Soldiers weigh in on Army uniform changes

Changes to the Army drill sergeant campaign hats include a possible switch to either the male aesthetic, left, the female aesthetic, right, or a possible resdesign to be completely gender neutral. U.S. Army photo.

By Lora Strum


WASHINGTON (Army News Service, July 15, 2015) — Soldiers should check their emails in the coming weeks for the chance to provide input on possible revisions to aspects of the Army uniform and wear policy.


Senior Army leaders, including Sergeant Major of the Army Daniel A. Dailey and Army Chief of Staff Gen. Ray Odierno, have authorized an online survey across all major commands to receive feedback on several uniform topics.


“The Soldiers are the ones who actually wear these uniforms. The senior leaders like to be informed by as many Soldiers in the field as possible [on uniform changes,]” said Sgt. Maj. James H. Thomson of the Institute for Noncommissioned Officer Professional Development.


Survey questions include opinions on gender-specific headgear for drill sergeants. Since 1972, female drill sergeant campaign hats have featured a raised brim and, as of 1983, a deeper green color. The survey, designed to crosscut a large section of Soldiers, will ask if there should be a single campaign hat for both male and female drill sergeants.


Consideration of a gender neutral aesthetic is not limited to drill sergeant attire. The service cap is also being considered for conversion to a gender-neutral version. Today, the male service cap features a wide bill, while its female counterpart has a raised brim on either side. The survey asks Soldiers whether or not they see merit in continuing the distinction.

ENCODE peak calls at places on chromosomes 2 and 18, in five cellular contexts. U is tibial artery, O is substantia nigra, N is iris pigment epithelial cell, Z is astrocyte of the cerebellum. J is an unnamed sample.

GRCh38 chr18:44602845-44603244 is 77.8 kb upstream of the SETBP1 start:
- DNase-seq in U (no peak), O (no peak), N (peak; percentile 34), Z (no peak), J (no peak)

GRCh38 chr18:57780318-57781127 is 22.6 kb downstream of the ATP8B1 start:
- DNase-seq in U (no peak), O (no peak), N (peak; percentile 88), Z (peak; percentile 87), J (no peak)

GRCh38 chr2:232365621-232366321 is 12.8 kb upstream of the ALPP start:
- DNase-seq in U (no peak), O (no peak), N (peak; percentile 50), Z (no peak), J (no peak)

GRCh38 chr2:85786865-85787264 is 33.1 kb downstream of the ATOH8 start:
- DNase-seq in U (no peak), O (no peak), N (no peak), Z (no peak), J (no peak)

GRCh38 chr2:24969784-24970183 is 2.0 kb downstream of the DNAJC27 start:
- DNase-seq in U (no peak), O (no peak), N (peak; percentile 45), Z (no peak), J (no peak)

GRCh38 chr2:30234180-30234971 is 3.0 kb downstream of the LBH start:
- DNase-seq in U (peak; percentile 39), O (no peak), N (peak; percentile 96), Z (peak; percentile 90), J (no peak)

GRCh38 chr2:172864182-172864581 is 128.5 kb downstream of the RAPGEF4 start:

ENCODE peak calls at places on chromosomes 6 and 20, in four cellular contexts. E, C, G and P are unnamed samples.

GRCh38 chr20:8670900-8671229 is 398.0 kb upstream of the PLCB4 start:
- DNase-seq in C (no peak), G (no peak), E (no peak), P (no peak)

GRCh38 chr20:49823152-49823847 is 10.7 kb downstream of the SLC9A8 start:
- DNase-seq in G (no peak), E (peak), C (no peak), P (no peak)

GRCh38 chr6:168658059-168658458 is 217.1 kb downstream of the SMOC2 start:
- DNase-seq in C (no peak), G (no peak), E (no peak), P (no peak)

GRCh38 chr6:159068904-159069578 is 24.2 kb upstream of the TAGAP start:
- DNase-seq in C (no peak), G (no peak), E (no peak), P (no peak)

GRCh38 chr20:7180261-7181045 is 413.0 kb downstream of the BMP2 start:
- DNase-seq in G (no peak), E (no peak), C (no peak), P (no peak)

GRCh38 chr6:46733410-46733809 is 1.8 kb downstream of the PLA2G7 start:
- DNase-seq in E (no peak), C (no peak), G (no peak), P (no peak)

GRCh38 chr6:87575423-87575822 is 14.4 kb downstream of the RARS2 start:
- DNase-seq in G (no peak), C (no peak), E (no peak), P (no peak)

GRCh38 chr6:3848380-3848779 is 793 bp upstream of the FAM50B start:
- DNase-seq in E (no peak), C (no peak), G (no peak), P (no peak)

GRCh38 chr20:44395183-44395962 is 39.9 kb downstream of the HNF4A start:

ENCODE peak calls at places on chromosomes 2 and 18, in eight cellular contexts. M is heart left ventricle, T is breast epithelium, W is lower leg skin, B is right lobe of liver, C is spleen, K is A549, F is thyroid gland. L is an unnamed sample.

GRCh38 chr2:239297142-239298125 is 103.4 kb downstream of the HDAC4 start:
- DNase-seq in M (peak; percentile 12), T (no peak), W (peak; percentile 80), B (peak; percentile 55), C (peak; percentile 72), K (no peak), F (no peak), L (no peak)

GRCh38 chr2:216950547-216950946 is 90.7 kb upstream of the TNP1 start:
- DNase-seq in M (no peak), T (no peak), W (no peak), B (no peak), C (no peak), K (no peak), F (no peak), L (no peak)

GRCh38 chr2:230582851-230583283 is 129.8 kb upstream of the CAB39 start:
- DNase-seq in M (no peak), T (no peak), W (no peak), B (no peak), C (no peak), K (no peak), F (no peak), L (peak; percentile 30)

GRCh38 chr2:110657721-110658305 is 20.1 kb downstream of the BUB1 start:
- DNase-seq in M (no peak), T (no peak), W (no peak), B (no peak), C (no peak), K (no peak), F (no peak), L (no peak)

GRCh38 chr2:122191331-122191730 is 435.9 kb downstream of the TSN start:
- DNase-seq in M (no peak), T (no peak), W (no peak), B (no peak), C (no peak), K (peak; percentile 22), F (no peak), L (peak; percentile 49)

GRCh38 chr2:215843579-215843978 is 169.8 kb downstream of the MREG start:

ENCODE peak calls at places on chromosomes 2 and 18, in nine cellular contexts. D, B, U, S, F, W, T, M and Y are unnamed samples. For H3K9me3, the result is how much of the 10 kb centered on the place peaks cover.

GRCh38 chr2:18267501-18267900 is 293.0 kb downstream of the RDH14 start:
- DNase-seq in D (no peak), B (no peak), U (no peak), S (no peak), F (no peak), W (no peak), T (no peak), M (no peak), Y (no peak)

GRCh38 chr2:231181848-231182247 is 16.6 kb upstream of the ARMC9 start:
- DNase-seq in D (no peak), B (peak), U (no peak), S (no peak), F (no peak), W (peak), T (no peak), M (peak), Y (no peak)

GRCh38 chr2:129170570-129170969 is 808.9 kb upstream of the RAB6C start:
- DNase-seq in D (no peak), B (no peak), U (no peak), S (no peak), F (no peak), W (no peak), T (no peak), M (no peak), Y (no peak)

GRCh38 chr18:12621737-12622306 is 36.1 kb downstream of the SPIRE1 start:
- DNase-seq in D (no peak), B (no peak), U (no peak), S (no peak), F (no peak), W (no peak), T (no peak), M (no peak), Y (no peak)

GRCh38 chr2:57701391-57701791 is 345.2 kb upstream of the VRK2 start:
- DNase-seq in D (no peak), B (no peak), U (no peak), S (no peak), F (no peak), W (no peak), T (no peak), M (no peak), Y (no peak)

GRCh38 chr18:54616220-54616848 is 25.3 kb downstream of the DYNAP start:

The survey additionally seeks input on prescribing the service cap as required headgear for senior noncommissioned officers and above, in lieu of the black beret, when wearing the Army Service Uniform, or ASU.


Dailey has suggested an optional “Eisenhower jacket” to be added as a more appropriate indoor alternative to the black windbreaker jacket. Named for President Dwight D. Eisenhower and designed in the late-1930s, the jacket is waist-cropped, includes additional pockets and does not require many adornments. The last modification of the shortened, British-inspired jacket was seen in 1965. The survey asks Soldiers’ opinion of a version of it for all ranks.


Outside of formal dress, the survey also asks for Soldiers’ thoughts on black socks with the physical training, or PT, uniform. The suggestion came up at several town hall meetings Dailey conducted, and is now being sent out across various commands for evaluation.


“We’re hearing from the force, and we want to hear a little bit more,” Thompson said.


The cost environment for the latest potential uniform changes is unknown, but the fiscal impact on both the individual Soldier and the Army will be considered before any decisions are made. The results of the survey will provide Army senior leaders valuable information on what uniform changes should be considered.


As a joint effort of the U.S. Army Training and Doctrine Command, or TRADOC, and the Army Research Institute, the uniform survey will be conducted in the coming weeks with results expected in early August 2015.


“The one thing about Soldiers is that they all have their opinions and like to share them when it comes to the uniforms,” Thompson said.


Soldiers, who are invited to participate in the survey, will get an email invitation with instructions on how to log in to the online questionnaire.

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